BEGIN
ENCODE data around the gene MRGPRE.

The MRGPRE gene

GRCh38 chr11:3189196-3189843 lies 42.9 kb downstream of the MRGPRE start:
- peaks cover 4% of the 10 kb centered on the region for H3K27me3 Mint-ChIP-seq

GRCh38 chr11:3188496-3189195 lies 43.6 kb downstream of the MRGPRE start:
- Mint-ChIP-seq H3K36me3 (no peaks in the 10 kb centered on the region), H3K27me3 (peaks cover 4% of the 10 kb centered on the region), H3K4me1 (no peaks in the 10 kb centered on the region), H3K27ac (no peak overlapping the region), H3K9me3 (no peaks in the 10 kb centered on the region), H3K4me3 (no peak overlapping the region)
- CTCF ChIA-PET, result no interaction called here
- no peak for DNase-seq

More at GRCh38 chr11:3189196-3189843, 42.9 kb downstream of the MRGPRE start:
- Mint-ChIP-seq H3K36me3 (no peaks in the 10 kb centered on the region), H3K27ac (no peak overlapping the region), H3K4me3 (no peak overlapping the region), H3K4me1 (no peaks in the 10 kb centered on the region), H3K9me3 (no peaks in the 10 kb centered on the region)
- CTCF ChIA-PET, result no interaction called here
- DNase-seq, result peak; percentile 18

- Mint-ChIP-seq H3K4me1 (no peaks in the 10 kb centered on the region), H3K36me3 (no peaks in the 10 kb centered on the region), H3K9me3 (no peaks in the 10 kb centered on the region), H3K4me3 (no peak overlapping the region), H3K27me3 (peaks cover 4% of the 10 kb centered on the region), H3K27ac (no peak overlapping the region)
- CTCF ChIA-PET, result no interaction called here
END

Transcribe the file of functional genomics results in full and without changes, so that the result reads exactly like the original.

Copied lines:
ENCODE data around the gene MRGPRE.

The MRGPRE gene

GRCh38 chr11:3189196-3189843 lies 42.9 kb downstream of the MRGPRE start:
- peaks cover 4% of the 10 kb centered on the region for H3K27me3 Mint-ChIP-seq

GRCh38 chr11:3188496-3189195 lies 43.6 kb downstream of the MRGPRE start:
- Mint-ChIP-seq H3K36me3 (no peaks in the 10 kb centered on the region), H3K27me3 (peaks cover 4% of the 10 kb centered on the region), H3K4me1 (no peaks in the 10 kb centered on the region), H3K27ac (no peak overlapping the region), H3K9me3 (no peaks in the 10 kb centered on the region), H3K4me3 (no peak overlapping the region)
- CTCF ChIA-PET, result no interaction called here
- no peak for DNase-seq

More at GRCh38 chr11:3189196-3189843, 42.9 kb downstream of the MRGPRE start:
- Mint-ChIP-seq H3K36me3 (no peaks in the 10 kb centered on the region), H3K27ac (no peak overlapping the region), H3K4me3 (no peak overlapping the region), H3K4me1 (no peaks in the 10 kb centered on the region), H3K9me3 (no peaks in the 10 kb centered on the region)
- CTCF ChIA-PET, result no interaction called here
- DNase-seq, result peak; percentile 18

- Mint-ChIP-seq H3K4me1 (no peaks in the 10 kb centered on the region), H3K36me3 (no peaks in the 10 kb centered on the region), H3K9me3 (no peaks in the 10 kb centered on the region), H3K4me3 (no peak overlapping the region), H3K27me3 (peaks cover 4% of the 10 kb centered on the region), H3K27ac (no peak overlapping the region)
- CTCF ChIA-PET, result no interaction called here